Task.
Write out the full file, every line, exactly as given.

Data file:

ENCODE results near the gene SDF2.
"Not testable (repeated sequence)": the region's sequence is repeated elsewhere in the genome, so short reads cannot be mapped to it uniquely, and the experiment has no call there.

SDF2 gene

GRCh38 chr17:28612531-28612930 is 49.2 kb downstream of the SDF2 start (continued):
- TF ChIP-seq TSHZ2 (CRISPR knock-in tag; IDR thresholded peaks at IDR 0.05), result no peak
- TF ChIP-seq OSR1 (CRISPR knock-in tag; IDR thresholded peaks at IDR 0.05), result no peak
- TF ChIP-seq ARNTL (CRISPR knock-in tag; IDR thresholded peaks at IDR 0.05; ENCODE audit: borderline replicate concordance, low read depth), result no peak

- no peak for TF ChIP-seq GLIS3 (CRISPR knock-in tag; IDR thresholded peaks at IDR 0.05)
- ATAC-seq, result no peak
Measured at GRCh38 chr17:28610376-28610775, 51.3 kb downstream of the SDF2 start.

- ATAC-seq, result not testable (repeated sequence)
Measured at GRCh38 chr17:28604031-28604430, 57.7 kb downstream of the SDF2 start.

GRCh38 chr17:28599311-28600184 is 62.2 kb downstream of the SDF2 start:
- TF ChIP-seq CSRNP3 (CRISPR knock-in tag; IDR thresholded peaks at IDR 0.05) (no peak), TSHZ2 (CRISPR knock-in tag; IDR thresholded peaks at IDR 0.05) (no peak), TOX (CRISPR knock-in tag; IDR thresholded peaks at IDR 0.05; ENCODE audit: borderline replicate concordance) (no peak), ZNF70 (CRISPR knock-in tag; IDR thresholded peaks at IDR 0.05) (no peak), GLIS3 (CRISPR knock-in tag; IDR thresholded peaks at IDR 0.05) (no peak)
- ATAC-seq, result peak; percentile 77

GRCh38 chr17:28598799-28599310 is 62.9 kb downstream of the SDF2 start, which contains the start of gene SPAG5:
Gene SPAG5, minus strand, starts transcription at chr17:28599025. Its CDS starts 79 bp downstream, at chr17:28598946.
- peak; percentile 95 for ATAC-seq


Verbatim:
ENCODE results near the gene SDF2.
"Not testable (repeated sequence)": the region's sequence is repeated elsewhere in the genome, so short reads cannot be mapped to it uniquely, and the experiment has no call there.

SDF2 gene

GRCh38 chr17:28612531-28612930 is 49.2 kb downstream of the SDF2 start (continued):
- TF ChIP-seq TSHZ2 (CRISPR knock-in tag; IDR thresholded peaks at IDR 0.05), result no peak
- TF ChIP-seq OSR1 (CRISPR knock-in tag; IDR thresholded peaks at IDR 0.05), result no peak
- TF ChIP-seq ARNTL (CRISPR knock-in tag; IDR thresholded peaks at IDR 0.05; ENCODE audit: borderline replicate concordance, low read depth), result no peak

- no peak for TF ChIP-seq GLIS3 (CRISPR knock-in tag; IDR thresholded peaks at IDR 0.05)
- ATAC-seq, result no peak
Measured at GRCh38 chr17:28610376-28610775, 51.3 kb downstream of the SDF2 start.

- ATAC-seq, result not testable (repeated sequence)
Measured at GRCh38 chr17:28604031-28604430, 57.7 kb downstream of the SDF2 start.

GRCh38 chr17:28599311-28600184 is 62.2 kb downstream of the SDF2 start:
- TF ChIP-seq CSRNP3 (CRISPR knock-in tag; IDR thresholded peaks at IDR 0.05) (no peak), TSHZ2 (CRISPR knock-in tag; IDR thresholded peaks at IDR 0.05) (no peak), TOX (CRISPR knock-in tag; IDR thresholded peaks at IDR 0.05; ENCODE audit: borderline replicate concordance) (no peak), ZNF70 (CRISPR knock-in tag; IDR thresholded peaks at IDR 0.05) (no peak), GLIS3 (CRISPR knock-in tag; IDR thresholded peaks at IDR 0.05) (no peak)
- ATAC-seq, result peak; percentile 77

GRCh38 chr17:28598799-28599310 is 62.9 kb downstream of the SDF2 start, which contains the start of gene SPAG5:
Gene SPAG5, minus strand, starts transcription at chr17:28599025. Its CDS starts 79 bp downstream, at chr17:28598946.
- peak; percentile 95 for ATAC-seq